-David Niall Wilson


Glen and the Tart of Mortar Psycho Maine Tenants

One of the only perks of being Building Superintendent is setting my own schedule, so when the doorbell screeched at the ungodly hour of 8:00 AM on Saturday; I rolled straight off the wrong side of the bed.
Rubbing sleep from bleary eyes, I staggered to the door or my room, only remembering halfway there that I was naked.
I turned back, snagged my jeans off the floor and hopped into them as I made my way down the hall.
The doorbell sounded again, and I cursed.

There are only about two things that are worth getting up early for on a Saturday; when I opened the door, one of them smiled at me and held out the round handle of a water valve on the end of her finger.
She was tall and freckled with wavy auburn hair and bright eyes that were either sparkling, or just reflecting more sunlight than I was used to seeing on a weekend.
I knew her name was Linda, and that it was customary among our people to say “Hi,” or “Good morning,” but all I could manage was a confused mumble and a lop-sided return grin that probably made me look like the drooling idiot I was.

She laughed and twirled the handle on her fingernail.
In the recesses of my depraved mind, I saw the tip of that finger crook and beckon me closer, but I shook my head.
Too much time spent in depraved recesses is never good.

“Um,” I managed, finally waxing eloquent, “can I help you?”

“I sure hope so,” she said.
Her voice was as bright as her eyes, and I was so fascinated by it that the words themselves took their sweet time sinking in. Her accent was odd, Boston, I thought, or somewhere in New England. She went on as if I were coherent.

“Daddy was trying to turn on the hose this morning, and this came right off.
We’re in the middle of some important work and…”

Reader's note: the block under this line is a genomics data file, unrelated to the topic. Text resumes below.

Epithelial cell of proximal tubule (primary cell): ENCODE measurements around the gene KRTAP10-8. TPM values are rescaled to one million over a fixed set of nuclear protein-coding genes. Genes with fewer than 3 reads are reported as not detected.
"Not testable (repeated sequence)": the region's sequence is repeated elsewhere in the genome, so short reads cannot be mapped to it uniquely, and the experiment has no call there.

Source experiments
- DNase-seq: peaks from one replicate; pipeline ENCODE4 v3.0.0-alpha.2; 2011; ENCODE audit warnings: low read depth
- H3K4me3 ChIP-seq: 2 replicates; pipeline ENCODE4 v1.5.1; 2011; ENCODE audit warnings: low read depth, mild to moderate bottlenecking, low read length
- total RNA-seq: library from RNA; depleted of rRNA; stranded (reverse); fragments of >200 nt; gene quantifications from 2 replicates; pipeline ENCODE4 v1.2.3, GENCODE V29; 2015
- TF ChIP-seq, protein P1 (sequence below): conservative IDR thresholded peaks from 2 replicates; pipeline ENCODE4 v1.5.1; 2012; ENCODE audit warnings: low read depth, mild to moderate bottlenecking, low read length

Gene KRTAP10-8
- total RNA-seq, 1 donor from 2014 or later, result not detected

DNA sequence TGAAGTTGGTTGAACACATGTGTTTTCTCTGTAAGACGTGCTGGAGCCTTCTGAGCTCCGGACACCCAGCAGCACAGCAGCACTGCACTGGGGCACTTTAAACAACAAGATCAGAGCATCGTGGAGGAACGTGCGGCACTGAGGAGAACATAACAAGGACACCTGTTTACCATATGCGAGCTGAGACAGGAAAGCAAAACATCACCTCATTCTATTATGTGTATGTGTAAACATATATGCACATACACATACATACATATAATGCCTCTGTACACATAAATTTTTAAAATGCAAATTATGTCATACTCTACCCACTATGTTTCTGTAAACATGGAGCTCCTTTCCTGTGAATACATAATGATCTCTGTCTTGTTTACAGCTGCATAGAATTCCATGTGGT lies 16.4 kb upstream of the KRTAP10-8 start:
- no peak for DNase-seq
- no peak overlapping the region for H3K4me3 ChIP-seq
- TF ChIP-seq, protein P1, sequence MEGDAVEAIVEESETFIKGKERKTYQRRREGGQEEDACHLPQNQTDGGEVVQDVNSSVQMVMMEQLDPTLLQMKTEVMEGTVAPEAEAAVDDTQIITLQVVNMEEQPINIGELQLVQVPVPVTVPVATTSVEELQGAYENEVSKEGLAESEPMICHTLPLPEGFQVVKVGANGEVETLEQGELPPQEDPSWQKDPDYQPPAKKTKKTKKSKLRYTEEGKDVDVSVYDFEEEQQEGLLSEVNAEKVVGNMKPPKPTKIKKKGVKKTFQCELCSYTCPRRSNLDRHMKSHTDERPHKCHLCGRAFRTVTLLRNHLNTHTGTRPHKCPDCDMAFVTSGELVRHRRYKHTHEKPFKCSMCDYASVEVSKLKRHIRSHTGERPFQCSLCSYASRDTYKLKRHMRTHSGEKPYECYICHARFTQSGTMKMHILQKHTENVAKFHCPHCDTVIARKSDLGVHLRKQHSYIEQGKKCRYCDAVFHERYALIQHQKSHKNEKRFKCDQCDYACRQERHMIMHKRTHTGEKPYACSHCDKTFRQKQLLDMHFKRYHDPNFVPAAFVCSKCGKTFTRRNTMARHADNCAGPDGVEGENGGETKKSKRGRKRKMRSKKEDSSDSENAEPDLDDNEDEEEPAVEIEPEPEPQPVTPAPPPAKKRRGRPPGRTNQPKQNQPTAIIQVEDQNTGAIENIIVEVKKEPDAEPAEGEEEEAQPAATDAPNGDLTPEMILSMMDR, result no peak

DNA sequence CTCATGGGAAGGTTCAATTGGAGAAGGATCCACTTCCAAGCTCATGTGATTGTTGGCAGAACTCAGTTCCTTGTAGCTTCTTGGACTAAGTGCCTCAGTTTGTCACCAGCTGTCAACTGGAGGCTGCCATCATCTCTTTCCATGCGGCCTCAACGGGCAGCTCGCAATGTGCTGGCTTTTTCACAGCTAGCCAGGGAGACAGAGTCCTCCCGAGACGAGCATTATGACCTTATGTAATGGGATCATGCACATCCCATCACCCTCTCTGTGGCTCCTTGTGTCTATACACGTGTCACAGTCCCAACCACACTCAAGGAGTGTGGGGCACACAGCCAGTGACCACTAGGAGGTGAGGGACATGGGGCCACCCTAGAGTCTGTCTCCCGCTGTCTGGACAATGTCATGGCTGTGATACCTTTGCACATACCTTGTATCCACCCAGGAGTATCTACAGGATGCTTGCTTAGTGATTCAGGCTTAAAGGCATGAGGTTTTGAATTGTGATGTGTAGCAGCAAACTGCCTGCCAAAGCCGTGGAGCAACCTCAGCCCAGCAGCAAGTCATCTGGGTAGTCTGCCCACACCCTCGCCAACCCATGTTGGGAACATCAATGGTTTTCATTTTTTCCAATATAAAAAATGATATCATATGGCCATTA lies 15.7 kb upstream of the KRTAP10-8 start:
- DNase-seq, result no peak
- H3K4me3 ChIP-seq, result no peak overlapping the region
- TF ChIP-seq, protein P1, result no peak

She stared pointedly at the handle on her finger.

That woke me up.
This was a real problem, and one that I could handle.
At that moment, handling things was foremost on my mind, and I knew that if I bobbled the hand-off of the faucet handle, all other handling was out of the question.
I took it gingerly off her finger.

“Let me get my tools,” I said.
“I’ll be right over.”

She smiled, and I swear when I said the word tools she glanced about three inches south of my belt.
Whether she did or not, my mental image of her did, down in those aforementioned depraved recesses, and I blushed hard.
I stumbled in a half circle and staggered back into my apartment.
She laughed softly, and called out to me from the doorway.

“I hope you can fix it.
There’s a lot of work to be done today, and if we don’t get some more water out there, everything is going to set wrong and crumble. When things crumble – it can be very bad.”

I vaguely recalled that her father made some sort of statues out in back of the building.
I never go there except to take out my trash, because I really hate rats and the smell of dumpsters, and because that area is rented, along with suite 1A, to one of the tenants.
These tenants.

I found a clean t-shirt and socks, laced on my Doc Martens and grabbed the canvas tool bag I kept just inside the door to my bedroom.
I learned early on that if pipes burst, or the roof leaked, or someone’s doorknob came off in their hand at three o’clock in the morning it was best to have the tool bag where I was likely to fall over it.
It saved me hours of bleary-eyed searching and helped me keep my job.
At the moment all I wanted was to get back to the front door before my Miss New England wet dream disappeared back into her apartment and left me outside playing in the water with daddy.

BOOK: The Call of Distant Shores
3.32Mb size Format: txt, pdf, ePub